Which has the rel­a­tive ad­van­tage? This is not clear. It may be that the plan­e­tary de­fend­ers still have an ad­van­tage and all at­tack­ers, both space­ships and as­ter­oid­s/­comets, are doomed. Per­haps they are doomed but one can over­come lo­cal de­fenses by go­ing past as­ter­oids to small moons, but moons are still in­effec­tive be­cause to ac­cel­er­ate a moon is so en­er­get­i­cally diffi­cult that it can be ob­served from the tar­get sys­tem and ap­pro­pri­ate de­fenses set in mo­tion to neu­tral­ize the moon; and know­ing this, no one will bother with moon-strikes. I am not op­ti­mistic about ei­ther sce­nar­io, so let us con­tinue to as­sume that things will not work out as one would hope (in fa­vor of de­fend­er­s).

Nuclear & space first-strikes

To re­turn to our 4-point nu­clear war­fare list.

  1. Space is vast & 3D8. At­tacks can be be­gun from any ax­is. There are no space equiv­a­lents of moun­tain passes or val­leys. So this point holds: nu­clear war­fare can at­tack from any­where on the globe to any­where on the globe, and space war­fare is even more free in its ap­proach.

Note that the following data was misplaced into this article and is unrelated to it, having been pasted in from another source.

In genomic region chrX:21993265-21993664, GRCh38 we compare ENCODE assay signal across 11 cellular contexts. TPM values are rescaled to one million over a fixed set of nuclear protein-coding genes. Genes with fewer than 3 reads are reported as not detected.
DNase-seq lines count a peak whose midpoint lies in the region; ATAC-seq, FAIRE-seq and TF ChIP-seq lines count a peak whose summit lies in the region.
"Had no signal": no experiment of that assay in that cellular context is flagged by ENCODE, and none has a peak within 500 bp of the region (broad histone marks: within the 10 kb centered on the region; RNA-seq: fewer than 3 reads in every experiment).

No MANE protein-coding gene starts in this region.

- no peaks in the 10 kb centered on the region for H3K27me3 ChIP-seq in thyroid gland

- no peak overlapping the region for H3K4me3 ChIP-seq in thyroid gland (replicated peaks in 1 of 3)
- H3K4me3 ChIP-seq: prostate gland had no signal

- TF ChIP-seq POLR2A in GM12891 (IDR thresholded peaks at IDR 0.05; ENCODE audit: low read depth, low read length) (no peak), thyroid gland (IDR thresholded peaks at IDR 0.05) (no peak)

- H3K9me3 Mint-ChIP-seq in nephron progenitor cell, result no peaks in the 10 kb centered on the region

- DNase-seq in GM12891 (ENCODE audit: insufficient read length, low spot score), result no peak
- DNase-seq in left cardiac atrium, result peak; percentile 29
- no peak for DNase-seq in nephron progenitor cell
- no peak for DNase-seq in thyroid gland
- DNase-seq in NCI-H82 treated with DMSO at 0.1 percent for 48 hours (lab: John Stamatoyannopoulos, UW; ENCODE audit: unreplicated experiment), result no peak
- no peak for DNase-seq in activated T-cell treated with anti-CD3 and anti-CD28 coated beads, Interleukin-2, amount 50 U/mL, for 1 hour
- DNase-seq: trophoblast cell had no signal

2. Each at­tack could be even more dev­as­tat­ing than nu­clear at­tacks9. Even small comets or as­ter­oids ex­ceed nor­mal atomic bombs, and it’s about as easy to go for large bod­ies as small.
  3. Nu­clear at­tacks have no de­fenses be­sides be­ing buried deep. They can­not be shot down or in­ter­cept­ed. This is true of moons or as­ter­oids as well. Re­mem­ber the ul­ti­mate sce­nar­io: a moon at near-light­speed. Such an im­pact is best de­scribed as ‘world-shat­ter­ing’. There’s an old mil­i­tary joke: the best way to sur­vive a nu­clear at­tack is to not be there.
  4. A SLBM at­tack is first ob­serv­able when the mis­siles break the wa­ter’s sur­face. An as­ter­oid gone bal­lis­tic is rather diffi­cult to spot at any point on its jour­ney. In the night­mare sce­nar­io, even if the moon is ob­served im­me­di­ately & re­ported on, the alert will reach its des­ti­na­tion only shortly be­fore the moon does!

In every point, space war­fare is even more fa­vor­able to the at­tack­er. There is no per­cent­age in try­ing to de­fend.